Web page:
He believes new technologies will allow Juno to make the cells in three to five days, which would increase the turnaround of the facility.

Chris Ramsborg, Juno’s vice president of process and product sciences, said Juno’s manufacturing facility could produce thousands of batches per year, though he declined to be specific.

One of Juno’s early batches of JCAR017 arrived in Boston in September 2016. Symes had seen nurses preparing his hospital room for hours that day, bringing additional monitors and intravenous infusion sets. “They were setting the whole thing up for every possible contingency”, he said.

Then a doctor came in, took a syringe, and within 10 minutes, it was over.

From then on, a physician visited him almost every day to do neurological tests. The doctor would ask him to remember three words, ask questions about the weather or the date and eventually make Symes repeat the words. He still remembers them: “Milk, sensible, before.”

CAR-T cells can cause severe side effects. One of them is neurotoxicity, causing confusion or seizurelike symptoms, which is why patients in clinical trials are constantly tested. Another one, and the most frequent is cytokine-release syndrome, which can lead to dangerously high fevers and precipitous drops in blood pressure.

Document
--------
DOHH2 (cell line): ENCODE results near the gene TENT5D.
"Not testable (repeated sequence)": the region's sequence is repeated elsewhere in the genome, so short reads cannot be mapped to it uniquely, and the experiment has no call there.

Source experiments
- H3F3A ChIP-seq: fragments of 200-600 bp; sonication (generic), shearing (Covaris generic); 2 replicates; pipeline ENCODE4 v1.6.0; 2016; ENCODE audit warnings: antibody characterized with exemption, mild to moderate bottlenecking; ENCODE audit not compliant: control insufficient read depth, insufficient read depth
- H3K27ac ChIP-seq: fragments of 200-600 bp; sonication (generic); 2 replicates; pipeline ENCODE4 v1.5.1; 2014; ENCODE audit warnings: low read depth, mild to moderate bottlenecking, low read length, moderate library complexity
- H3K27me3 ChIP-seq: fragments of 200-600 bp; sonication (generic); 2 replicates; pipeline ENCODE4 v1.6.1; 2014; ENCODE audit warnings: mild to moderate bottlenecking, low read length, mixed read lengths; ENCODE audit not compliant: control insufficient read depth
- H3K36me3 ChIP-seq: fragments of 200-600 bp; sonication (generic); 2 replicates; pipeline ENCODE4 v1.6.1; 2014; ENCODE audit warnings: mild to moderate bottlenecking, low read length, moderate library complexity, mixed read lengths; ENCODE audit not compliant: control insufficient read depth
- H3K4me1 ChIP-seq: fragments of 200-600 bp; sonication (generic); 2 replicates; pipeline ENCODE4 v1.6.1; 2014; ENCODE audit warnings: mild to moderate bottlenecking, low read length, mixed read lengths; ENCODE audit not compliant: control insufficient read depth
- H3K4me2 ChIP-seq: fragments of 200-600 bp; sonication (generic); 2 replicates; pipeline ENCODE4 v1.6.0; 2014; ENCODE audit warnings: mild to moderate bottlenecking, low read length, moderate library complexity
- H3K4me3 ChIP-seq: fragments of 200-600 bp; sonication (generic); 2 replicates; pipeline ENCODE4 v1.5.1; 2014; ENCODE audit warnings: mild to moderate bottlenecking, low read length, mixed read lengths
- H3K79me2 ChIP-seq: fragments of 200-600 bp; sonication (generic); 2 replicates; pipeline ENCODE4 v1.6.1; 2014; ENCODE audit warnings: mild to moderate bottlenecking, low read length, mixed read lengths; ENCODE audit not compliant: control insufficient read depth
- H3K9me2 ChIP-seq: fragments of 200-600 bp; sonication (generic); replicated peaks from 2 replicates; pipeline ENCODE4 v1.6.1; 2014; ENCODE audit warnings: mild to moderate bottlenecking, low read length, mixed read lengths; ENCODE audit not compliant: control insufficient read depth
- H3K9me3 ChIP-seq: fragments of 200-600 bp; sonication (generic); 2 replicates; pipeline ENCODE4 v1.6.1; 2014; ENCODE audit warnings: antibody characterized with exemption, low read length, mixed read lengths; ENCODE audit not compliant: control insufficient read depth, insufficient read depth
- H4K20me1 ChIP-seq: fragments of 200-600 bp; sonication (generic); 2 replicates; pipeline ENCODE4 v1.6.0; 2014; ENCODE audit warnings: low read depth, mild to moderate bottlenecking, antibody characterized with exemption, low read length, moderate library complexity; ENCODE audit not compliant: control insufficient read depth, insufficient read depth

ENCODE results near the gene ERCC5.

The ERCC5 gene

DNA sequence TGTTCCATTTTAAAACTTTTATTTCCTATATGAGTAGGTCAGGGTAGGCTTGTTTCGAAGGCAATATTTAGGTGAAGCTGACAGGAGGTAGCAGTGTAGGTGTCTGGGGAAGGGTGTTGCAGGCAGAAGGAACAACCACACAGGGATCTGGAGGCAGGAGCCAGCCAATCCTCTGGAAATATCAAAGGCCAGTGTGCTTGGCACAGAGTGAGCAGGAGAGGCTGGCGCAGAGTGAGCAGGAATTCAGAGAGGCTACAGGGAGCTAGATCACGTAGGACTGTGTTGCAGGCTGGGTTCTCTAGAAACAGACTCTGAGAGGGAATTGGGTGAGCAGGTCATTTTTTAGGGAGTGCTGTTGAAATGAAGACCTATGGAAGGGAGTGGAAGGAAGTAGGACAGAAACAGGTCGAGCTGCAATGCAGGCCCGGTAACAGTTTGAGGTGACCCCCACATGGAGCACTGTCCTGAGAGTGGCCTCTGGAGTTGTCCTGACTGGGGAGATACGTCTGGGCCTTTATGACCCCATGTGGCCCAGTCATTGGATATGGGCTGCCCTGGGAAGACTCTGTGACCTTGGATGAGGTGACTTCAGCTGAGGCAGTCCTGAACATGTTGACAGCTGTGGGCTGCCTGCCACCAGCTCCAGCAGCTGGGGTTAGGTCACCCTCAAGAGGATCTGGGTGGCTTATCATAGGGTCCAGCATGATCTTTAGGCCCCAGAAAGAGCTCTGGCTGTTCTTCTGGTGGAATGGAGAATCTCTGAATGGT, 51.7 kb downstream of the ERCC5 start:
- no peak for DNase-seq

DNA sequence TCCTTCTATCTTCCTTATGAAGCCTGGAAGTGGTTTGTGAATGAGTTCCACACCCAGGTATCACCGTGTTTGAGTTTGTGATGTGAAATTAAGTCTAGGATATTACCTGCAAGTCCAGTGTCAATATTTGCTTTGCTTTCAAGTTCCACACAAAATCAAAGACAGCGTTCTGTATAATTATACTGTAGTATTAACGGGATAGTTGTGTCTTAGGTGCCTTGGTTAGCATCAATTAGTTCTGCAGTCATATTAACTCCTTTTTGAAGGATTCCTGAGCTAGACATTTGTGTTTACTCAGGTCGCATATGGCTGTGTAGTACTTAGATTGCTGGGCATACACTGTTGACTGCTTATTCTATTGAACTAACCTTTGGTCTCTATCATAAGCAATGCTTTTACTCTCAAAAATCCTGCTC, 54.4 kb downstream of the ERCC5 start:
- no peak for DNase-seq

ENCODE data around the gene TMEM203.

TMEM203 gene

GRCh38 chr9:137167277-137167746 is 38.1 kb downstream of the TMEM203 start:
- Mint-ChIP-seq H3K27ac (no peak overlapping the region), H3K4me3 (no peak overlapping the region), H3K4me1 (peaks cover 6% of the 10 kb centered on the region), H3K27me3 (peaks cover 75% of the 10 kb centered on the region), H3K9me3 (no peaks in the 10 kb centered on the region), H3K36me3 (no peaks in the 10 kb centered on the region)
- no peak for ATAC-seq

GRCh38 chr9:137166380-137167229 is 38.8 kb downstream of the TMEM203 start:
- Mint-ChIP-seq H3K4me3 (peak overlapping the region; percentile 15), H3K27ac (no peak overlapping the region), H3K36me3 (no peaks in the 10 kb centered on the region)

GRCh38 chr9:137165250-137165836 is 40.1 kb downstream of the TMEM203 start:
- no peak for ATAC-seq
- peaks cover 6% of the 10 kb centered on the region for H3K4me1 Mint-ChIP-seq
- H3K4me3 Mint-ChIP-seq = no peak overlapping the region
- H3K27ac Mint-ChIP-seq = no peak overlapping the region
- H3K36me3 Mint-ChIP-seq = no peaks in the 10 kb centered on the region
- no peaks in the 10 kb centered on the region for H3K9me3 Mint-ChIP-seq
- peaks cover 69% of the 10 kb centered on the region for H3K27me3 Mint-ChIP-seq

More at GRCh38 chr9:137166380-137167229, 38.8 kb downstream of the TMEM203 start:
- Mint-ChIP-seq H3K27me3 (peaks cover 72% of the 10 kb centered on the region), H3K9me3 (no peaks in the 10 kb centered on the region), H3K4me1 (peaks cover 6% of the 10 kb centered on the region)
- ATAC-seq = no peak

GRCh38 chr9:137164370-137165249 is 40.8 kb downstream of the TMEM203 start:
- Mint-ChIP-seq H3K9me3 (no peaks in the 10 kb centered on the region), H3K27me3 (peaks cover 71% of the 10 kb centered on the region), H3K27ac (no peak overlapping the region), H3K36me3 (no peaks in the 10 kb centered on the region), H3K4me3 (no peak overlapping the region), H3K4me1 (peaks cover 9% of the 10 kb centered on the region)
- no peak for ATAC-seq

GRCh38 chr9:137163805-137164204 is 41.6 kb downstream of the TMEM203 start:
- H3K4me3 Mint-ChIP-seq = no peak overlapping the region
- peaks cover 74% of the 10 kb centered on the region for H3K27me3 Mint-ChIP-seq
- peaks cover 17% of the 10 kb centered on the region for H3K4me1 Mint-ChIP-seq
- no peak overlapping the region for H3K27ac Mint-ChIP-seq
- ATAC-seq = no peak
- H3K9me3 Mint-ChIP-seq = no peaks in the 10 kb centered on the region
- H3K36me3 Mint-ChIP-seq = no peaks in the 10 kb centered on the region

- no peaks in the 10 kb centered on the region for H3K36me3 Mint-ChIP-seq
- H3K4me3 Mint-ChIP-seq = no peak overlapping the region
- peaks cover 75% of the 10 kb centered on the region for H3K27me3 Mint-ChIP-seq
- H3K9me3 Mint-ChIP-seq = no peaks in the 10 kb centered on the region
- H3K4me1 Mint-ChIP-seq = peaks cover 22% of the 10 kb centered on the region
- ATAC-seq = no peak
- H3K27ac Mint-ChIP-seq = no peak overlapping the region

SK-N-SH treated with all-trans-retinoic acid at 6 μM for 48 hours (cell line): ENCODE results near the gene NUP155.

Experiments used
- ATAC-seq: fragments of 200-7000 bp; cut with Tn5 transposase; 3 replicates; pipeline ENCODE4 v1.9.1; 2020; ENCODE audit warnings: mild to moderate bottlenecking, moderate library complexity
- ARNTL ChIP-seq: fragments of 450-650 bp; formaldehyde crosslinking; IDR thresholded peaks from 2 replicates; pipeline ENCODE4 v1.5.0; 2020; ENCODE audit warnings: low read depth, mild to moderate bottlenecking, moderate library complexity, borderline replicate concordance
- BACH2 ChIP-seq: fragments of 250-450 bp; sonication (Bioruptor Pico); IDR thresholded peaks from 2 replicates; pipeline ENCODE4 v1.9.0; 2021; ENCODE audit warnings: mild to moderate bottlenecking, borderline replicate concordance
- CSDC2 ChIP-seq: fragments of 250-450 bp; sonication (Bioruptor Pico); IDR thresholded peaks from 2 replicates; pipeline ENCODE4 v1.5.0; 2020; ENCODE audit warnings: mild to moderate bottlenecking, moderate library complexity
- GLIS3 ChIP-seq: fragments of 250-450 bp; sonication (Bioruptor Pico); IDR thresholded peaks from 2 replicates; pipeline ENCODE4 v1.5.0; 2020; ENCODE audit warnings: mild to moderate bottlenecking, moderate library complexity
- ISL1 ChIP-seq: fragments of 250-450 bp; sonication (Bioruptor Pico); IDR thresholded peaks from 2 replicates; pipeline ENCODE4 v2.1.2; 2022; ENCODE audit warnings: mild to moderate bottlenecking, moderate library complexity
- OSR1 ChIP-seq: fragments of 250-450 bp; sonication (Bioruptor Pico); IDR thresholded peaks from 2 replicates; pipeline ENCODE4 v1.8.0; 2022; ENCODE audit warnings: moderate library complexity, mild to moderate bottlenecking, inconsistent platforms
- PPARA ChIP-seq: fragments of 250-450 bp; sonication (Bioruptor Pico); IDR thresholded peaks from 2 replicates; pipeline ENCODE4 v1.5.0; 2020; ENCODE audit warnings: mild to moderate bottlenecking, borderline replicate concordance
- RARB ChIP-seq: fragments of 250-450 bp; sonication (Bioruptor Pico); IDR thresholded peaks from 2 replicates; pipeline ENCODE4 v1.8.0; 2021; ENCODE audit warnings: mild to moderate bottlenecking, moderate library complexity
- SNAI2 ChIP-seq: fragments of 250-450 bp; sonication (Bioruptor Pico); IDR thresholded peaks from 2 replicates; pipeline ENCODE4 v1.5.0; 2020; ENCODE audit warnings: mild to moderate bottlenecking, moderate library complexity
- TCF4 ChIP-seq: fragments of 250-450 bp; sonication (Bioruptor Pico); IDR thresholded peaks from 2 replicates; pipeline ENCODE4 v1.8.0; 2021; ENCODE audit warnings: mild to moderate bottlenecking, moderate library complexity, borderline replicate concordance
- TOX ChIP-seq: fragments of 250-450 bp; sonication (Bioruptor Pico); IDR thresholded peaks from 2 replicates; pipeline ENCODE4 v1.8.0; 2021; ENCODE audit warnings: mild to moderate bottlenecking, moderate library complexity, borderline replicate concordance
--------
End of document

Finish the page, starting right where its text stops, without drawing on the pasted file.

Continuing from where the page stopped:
Stanley Riddell, an oncologist with the Fred Hutchinson Cancer Research Center in Seattle and a leading expert in the field of immunotherapy, said researchers are working on understanding those side effects and minimizing the risk by carefully controlling dosages of the CAR-T therapy.

With conventional chemotherapy and radiation, oncologists have aimed at the highest possible doses — an approach Riddell called “The bigger the hammer, the better.”

He added: “It’s the opposite in immunotherapy. You actually want to be much more precise about what you do.”

In contrast to many competitors, Juno uses a well-defined ratio of two specific types of T cells, which allows the company to operate with smaller doses, thereby potentially reducing the toxicities. As Riddell has a financial stake in Juno, he declined to comment on its clinical trials in detail.